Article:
Matthew Burwood - Care & Arabic in Morocco
Having never previously worked with or even heard of Projects Abroad, my travel companion Abdul and I left the airport at Rabat with open minds as to how the next two weeks of learning Arabic and volunteering would pan out. We met with enthusiasm and relaxed conversation, and quickly realized that both the staff and the volunteers were fascinating people who would be a pleasure to work with.
After a relaxing first Sunday of walking around the ancient Roman ruins at Chellah and getting to know the other volunteers, we began our joint program of lessons with work at our placement, Amali des Oeuvres Sociales. As intermediate level Arabic students, we were unsure what form the lessons might take and whether we would be able to work at our particular level of difficulty. We need never have been unsure! As soon as the Morocco staff realized that the Arabic level varied among us, they enlisted another teacher to ensure that we received the most helpful tuition possible. Our teacher magically knew exactly the right difficulty level at which to teach us and our language skills progressed in leaps and bounds.
The Volunteering Experience
The volunteering side of the program involved much teamwork, planning and of course physical exercise because we were helping to build a cafeteria area – a future relaxing environment for the local children of Salé. Digging in the Moroccan summer could be sweaty work at times, but this was no barrier to our efforts due to sufficient time to rest and the swapping of roles. Later on in the program we had the opportunity to freshen up the appearance of the walls outside the placement by designing and painting some lively murals. This was good fun for everyone involved, including the local children who we tasked with covering an area of the wall in colorful hand prints.
Beside the main program, the Projects Abroad team in Morocco made sure that every opportunity to meet up and socialize in the evenings was taken. Some evenings we traveled to the modern parts of Rabat for a coffee and a snack; other times we just walked around the Medina to soak up the atmosphere and spend our Dirhams, or took part in activities at some of the host families’ houses. For example, one lively night was designated as “Dancing and Henna Night”. It definitely didn’t disappoint!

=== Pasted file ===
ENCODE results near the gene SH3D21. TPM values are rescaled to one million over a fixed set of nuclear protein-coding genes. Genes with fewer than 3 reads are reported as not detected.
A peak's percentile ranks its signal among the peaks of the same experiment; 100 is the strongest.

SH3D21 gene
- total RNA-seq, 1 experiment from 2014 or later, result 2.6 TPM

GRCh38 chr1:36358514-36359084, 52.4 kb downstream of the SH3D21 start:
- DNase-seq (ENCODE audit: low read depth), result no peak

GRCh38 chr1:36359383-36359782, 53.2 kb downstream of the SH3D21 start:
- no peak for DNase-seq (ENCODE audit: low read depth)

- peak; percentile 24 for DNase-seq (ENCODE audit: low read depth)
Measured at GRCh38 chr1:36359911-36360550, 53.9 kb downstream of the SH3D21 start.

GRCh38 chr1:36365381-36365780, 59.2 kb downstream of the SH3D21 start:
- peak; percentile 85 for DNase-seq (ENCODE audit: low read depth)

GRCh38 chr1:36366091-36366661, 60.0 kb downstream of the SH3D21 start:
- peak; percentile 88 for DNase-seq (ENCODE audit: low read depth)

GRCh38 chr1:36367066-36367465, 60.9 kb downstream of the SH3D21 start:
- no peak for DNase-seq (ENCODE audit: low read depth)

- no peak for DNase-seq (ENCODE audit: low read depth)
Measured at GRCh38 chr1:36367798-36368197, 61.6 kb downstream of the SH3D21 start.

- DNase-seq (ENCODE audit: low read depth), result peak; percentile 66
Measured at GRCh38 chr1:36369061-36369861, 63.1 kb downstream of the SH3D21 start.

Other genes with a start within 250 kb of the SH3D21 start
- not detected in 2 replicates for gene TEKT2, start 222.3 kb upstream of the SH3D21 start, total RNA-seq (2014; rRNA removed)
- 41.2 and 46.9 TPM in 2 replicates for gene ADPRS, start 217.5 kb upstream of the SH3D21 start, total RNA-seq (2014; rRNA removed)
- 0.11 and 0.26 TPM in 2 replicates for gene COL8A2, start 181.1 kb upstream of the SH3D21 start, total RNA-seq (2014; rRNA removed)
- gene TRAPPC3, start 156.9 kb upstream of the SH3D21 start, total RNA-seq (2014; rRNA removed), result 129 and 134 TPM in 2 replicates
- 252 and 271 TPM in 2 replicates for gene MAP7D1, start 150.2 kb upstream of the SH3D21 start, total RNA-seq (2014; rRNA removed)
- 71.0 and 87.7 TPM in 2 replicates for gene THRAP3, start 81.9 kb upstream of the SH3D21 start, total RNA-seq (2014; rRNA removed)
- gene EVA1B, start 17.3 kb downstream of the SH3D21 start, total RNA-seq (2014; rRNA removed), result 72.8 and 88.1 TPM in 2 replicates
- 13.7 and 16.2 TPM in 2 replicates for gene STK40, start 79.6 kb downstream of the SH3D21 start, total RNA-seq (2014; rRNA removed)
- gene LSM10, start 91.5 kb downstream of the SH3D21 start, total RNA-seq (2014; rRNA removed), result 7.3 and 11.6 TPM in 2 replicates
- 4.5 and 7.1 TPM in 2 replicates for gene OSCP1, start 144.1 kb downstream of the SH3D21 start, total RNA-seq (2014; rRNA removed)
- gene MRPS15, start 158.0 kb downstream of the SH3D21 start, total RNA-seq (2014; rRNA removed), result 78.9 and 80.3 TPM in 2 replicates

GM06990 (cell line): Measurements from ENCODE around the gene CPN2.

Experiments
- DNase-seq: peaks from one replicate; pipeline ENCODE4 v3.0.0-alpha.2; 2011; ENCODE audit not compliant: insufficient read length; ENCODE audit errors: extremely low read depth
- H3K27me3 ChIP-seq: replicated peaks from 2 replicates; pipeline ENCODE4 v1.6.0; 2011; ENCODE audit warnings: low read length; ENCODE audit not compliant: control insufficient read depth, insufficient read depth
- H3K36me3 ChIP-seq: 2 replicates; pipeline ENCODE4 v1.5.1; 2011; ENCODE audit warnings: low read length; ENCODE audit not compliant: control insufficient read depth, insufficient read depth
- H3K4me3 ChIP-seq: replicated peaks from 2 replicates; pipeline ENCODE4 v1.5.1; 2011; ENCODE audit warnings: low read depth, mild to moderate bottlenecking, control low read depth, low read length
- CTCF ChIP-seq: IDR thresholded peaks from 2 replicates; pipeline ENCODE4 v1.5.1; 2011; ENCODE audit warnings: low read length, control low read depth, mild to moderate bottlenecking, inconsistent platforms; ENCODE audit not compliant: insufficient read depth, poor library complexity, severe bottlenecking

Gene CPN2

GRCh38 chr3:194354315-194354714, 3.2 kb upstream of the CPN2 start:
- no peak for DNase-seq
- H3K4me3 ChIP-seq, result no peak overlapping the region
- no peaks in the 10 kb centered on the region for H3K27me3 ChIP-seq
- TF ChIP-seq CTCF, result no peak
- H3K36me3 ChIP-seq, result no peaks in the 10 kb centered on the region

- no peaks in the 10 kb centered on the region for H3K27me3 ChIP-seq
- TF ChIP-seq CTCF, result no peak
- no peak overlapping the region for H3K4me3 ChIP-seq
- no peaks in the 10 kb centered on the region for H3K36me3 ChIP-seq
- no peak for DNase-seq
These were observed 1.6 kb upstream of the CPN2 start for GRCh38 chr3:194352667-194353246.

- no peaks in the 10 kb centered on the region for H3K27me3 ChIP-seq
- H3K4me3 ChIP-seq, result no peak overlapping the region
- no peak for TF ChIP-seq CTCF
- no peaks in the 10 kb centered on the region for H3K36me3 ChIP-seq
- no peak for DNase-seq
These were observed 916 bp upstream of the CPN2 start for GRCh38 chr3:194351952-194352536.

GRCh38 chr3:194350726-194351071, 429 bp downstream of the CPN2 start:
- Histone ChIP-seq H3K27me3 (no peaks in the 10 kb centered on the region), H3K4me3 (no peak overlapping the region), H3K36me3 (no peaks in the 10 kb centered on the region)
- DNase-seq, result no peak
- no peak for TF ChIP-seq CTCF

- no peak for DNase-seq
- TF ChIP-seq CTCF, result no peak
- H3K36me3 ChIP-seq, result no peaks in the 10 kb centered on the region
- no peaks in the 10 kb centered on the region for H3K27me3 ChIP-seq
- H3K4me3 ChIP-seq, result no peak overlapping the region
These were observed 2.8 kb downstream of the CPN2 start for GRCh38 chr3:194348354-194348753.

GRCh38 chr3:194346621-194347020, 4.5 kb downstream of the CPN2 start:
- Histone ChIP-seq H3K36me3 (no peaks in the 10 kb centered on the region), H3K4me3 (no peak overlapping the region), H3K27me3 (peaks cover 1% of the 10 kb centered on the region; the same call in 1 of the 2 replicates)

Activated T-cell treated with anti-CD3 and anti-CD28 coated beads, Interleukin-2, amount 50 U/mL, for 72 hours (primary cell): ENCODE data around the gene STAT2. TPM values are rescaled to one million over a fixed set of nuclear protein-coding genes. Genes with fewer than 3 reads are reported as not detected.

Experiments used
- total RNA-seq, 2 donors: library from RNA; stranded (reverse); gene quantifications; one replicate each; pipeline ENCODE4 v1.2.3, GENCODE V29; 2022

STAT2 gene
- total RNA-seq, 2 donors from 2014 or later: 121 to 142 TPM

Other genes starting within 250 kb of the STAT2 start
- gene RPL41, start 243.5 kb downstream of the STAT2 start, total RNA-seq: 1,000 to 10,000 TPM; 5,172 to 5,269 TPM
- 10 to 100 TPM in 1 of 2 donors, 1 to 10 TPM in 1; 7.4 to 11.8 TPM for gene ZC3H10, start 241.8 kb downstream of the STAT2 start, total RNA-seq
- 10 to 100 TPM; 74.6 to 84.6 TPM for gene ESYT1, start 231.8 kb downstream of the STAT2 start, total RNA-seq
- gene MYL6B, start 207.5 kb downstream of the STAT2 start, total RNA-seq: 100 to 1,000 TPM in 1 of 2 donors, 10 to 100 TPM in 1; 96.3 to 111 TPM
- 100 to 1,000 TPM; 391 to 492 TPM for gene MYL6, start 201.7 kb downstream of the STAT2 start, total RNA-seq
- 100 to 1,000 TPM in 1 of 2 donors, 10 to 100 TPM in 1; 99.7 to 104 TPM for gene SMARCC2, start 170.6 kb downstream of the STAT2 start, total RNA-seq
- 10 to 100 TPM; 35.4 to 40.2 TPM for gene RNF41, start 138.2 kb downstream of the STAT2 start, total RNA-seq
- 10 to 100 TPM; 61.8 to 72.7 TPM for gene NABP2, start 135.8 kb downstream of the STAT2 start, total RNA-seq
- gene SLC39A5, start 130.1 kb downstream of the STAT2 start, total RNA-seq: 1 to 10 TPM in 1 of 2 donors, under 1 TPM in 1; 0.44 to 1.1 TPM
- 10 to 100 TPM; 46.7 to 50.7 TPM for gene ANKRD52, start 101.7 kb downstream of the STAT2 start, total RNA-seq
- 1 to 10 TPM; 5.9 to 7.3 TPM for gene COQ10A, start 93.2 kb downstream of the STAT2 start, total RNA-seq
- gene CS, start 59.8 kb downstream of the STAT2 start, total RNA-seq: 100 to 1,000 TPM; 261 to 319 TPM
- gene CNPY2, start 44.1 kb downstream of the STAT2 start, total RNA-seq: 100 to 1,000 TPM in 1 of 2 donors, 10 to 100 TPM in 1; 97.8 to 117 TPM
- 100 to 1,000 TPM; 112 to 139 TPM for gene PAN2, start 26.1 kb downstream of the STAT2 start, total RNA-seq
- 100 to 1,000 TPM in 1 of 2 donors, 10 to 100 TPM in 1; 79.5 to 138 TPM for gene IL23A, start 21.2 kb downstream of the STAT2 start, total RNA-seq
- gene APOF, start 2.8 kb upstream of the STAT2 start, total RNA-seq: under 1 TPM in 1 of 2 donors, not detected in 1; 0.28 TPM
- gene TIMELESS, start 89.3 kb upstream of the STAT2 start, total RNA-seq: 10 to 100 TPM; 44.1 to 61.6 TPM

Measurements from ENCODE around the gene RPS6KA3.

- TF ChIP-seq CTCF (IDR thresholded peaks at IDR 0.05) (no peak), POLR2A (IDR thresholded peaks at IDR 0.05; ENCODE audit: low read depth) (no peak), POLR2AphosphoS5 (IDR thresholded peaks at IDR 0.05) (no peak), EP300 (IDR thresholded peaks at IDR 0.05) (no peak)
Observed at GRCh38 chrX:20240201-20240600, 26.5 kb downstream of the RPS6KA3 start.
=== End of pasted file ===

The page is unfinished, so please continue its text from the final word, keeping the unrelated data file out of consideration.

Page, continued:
The weekend was a chance to see some of Morocco outside Rabat. On Saturday we took a day trip to Fes, an ancient city full of intriguing sights, sounds and smells. One smell we are unlikely to forget would be that of the Fes tannery, where visitors are handed sprigs of mint to mask the stench. We also visited some Berber rug shops and a traditional Berber pharmacy and then a beautiful old madrasa (a school dedicated to the study of the Qur’an).
On Sunday we visited the Exotic Gardens at Salé, the neighbouring city, for some more interesting sights and some more silly photos. On the return journey, the Moroccan staff was open minded as always to the suggestion of a visit to McDonalds, where we got an important chance to sample the local fries. It seems that there is a limit to how far you can deprive volunteers of Western cuisine!
There are so many more things that could be mentioned here – the pottery session, the cookery (and eating) session, the tour of Rabat, or even the overall experience of living with welcoming host families and seeing Moroccan and Islamic culture close up. Hopefully it is already clear that the High School Special in Morocco is a unique way to discover this vibrant country, its many sights and its wonderful people.
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